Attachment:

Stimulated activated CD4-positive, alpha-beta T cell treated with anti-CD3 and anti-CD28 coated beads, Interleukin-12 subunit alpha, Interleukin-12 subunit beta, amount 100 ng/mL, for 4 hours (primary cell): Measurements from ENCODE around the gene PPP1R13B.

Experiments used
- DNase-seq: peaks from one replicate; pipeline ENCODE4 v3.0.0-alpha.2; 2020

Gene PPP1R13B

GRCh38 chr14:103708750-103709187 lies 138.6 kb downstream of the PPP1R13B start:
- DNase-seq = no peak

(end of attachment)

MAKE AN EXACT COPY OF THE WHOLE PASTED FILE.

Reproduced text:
Stimulated activated CD4-positive, alpha-beta T cell treated with anti-CD3 and anti-CD28 coated beads, Interleukin-12 subunit alpha, Interleukin-12 subunit beta, amount 100 ng/mL, for 4 hours (primary cell): Measurements from ENCODE around the gene PPP1R13B.

Experiments used
- DNase-seq: peaks from one replicate; pipeline ENCODE4 v3.0.0-alpha.2; 2020

Gene PPP1R13B

GRCh38 chr14:103708750-103709187 lies 138.6 kb downstream of the PPP1R13B start:
- DNase-seq = no peak